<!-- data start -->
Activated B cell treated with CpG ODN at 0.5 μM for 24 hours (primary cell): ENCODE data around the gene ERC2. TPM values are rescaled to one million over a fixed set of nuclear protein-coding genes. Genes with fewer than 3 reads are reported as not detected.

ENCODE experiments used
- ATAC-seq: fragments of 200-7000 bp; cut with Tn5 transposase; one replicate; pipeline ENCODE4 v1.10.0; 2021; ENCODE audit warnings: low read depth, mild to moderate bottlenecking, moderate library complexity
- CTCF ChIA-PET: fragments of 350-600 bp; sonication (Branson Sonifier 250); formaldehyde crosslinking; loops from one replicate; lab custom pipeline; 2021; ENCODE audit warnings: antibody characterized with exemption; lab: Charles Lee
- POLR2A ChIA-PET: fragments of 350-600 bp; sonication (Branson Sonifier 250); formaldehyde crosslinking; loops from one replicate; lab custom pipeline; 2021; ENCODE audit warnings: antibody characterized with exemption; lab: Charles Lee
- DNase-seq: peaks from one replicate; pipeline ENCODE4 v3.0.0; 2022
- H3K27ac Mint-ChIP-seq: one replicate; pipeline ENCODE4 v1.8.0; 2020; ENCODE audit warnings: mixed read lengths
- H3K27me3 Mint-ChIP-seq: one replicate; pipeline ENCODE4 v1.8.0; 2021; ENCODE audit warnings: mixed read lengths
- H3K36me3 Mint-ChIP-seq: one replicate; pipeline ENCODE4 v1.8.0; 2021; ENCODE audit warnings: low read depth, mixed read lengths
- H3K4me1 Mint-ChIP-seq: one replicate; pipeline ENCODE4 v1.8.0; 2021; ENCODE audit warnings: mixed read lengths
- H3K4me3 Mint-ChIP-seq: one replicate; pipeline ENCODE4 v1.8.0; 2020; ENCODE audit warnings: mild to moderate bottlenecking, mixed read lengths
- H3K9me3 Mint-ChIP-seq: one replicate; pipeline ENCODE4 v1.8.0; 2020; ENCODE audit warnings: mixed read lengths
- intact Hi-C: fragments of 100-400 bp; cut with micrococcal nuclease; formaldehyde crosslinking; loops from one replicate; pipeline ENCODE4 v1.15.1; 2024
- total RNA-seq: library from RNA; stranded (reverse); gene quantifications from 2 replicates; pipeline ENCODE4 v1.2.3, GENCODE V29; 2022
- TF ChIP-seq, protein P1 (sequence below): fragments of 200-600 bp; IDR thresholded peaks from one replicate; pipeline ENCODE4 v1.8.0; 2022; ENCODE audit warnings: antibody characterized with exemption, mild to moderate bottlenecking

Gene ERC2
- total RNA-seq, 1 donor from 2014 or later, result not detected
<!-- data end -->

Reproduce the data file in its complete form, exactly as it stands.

Activated B cell treated with CpG ODN at 0.5 μM for 24 hours (primary cell): ENCODE data around the gene ERC2. TPM values are rescaled to one million over a fixed set of nuclear protein-coding genes. Genes with fewer than 3 reads are reported as not detected.

ENCODE experiments used
- ATAC-seq: fragments of 200-7000 bp; cut with Tn5 transposase; one replicate; pipeline ENCODE4 v1.10.0; 2021; ENCODE audit warnings: low read depth, mild to moderate bottlenecking, moderate library complexity
- CTCF ChIA-PET: fragments of 350-600 bp; sonication (Branson Sonifier 250); formaldehyde crosslinking; loops from one replicate; lab custom pipeline; 2021; ENCODE audit warnings: antibody characterized with exemption; lab: Charles Lee
- POLR2A ChIA-PET: fragments of 350-600 bp; sonication (Branson Sonifier 250); formaldehyde crosslinking; loops from one replicate; lab custom pipeline; 2021; ENCODE audit warnings: antibody characterized with exemption; lab: Charles Lee
- DNase-seq: peaks from one replicate; pipeline ENCODE4 v3.0.0; 2022
- H3K27ac Mint-ChIP-seq: one replicate; pipeline ENCODE4 v1.8.0; 2020; ENCODE audit warnings: mixed read lengths
- H3K27me3 Mint-ChIP-seq: one replicate; pipeline ENCODE4 v1.8.0; 2021; ENCODE audit warnings: mixed read lengths
- H3K36me3 Mint-ChIP-seq: one replicate; pipeline ENCODE4 v1.8.0; 2021; ENCODE audit warnings: low read depth, mixed read lengths
- H3K4me1 Mint-ChIP-seq: one replicate; pipeline ENCODE4 v1.8.0; 2021; ENCODE audit warnings: mixed read lengths
- H3K4me3 Mint-ChIP-seq: one replicate; pipeline ENCODE4 v1.8.0; 2020; ENCODE audit warnings: mild to moderate bottlenecking, mixed read lengths
- H3K9me3 Mint-ChIP-seq: one replicate; pipeline ENCODE4 v1.8.0; 2020; ENCODE audit warnings: mixed read lengths
- intact Hi-C: fragments of 100-400 bp; cut with micrococcal nuclease; formaldehyde crosslinking; loops from one replicate; pipeline ENCODE4 v1.15.1; 2024
- total RNA-seq: library from RNA; stranded (reverse); gene quantifications from 2 replicates; pipeline ENCODE4 v1.2.3, GENCODE V29; 2022
- TF ChIP-seq, protein P1 (sequence below): fragments of 200-600 bp; IDR thresholded peaks from one replicate; pipeline ENCODE4 v1.8.0; 2022; ENCODE audit warnings: antibody characterized with exemption, mild to moderate bottlenecking

Gene ERC2
- total RNA-seq, 1 donor from 2014 or later, result not detected